DON'T MISS
Boston University Wind
Ensemble, conducted
by David Martins, at the
Tsai Performance
Center on Thursday,
December 6, at 8 p.m.
Week of  30 November 2001 · Vol. V, No. 15
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Courier Mail: Spot o' tea healthy

Scientists now have proof that the several cups of tea keen tea drinkers have every day are doing some good, reports the November 14 Courier Mail. One study shows tea can help prevent harmful blood clots from forming, while in a second study, conducted by cardiologists at the School of Medicine, it helped open narrowed arteries in people suffering from heart disease. At the end of the eight-week MED trial, during which subjects drank four cups of tea a day, their arteries widened by 6 to 11 percent. "Drinking tea appears to have reversed the inability of the arteries to expand," says Joseph Vita, a MED associate professor and director of clinical research at Boston Medical Center. The studies used black tea.

Boston Herald: Taliban and al-Qaeda loyalists losing home field advantage

Any advantage Taliban and al-Qaeda loyalists had in fighting U.S. forces is slowly being buried with each flake of snow and drop in temperature, according to military experts. Winter has already arrived in northern Afghanistan, snow is covering the plateaus in the central region, and colder weather is due by the end of the month in the southern reaches near the Pakistan border, reports the November 20 Boston Herald. "I think the negative impact is entirely on the side of those who are fighting with the Taliban and al-Qaeda," says H. Joachim Maitre, a COM professor, director of the Center for Defense Journalism, and a military expert who has traveled in Afghanistan. "They are ill-prepared for a tough winter. The American military capability will not suffer at all."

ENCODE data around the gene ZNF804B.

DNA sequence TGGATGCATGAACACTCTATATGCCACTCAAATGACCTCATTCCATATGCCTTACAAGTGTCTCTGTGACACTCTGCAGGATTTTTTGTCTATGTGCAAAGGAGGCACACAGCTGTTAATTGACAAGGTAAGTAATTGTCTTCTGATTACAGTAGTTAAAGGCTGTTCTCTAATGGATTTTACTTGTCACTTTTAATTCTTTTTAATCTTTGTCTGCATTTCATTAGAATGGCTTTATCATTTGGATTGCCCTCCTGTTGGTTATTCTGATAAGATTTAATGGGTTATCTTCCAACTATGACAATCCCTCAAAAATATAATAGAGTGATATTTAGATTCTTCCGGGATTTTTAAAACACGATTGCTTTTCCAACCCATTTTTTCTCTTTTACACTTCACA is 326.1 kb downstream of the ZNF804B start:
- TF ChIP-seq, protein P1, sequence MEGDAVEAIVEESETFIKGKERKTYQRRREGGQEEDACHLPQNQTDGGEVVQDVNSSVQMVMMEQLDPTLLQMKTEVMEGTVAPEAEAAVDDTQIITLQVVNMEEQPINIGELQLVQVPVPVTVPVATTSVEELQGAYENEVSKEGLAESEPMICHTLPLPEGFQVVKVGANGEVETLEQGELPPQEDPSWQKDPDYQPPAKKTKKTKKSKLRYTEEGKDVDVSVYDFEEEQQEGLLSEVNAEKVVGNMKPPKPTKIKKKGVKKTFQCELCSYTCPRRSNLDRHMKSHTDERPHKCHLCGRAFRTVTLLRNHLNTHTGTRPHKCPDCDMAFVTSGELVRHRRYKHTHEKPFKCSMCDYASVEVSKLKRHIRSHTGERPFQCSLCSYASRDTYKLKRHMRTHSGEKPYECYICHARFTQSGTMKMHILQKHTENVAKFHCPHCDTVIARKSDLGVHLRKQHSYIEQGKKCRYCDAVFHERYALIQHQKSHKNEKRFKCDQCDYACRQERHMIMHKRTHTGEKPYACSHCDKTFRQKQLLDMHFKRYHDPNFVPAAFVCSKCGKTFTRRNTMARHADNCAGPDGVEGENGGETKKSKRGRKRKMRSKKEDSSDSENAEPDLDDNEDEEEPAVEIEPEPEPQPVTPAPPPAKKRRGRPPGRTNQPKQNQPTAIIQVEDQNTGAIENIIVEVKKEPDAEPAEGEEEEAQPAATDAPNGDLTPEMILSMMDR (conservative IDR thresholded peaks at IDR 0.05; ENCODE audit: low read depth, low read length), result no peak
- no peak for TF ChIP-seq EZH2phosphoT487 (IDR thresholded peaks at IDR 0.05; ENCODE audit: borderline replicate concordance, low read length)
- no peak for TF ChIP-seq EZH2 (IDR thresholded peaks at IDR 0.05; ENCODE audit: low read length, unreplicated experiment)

Boston Globe: First clone made of human embryo criticized

Advanced Cell Technology of Worcester announced on November 25 that it had created the first clone of a human embryo in a process it hopes will lead to new treatments for debilitating diseases. While officials of the company say they oppose cloning entire human beings and use tough security measures to ensure their research is limited to what they call therapeutic cloning -- creating cells and tissues to replace damaged ones -- ethicists and policy-makers expressed outrage that the private-sector scientists have pressed ahead before the public debate on the ethics of cloning is concluded, says the November 26 Boston Globe. "Blowing ahead like this makes it more likely that similar research will be banned," says George Annas, an SPH professor of health law. "This is irresponsible. I'm not sure it should be outlawed, but there should be well-thought-out ethical guidelines and strong oversight. It's not good enough for researchers to promise they won't clone a human baby." Annas was also interviewed on the November 25 CBS Evening News, the CBS Morning News and National Public Radio's Morning Edition on November 26, and was a guest on The Connection November 26 on NPR.

       

30 November 2001
Boston University
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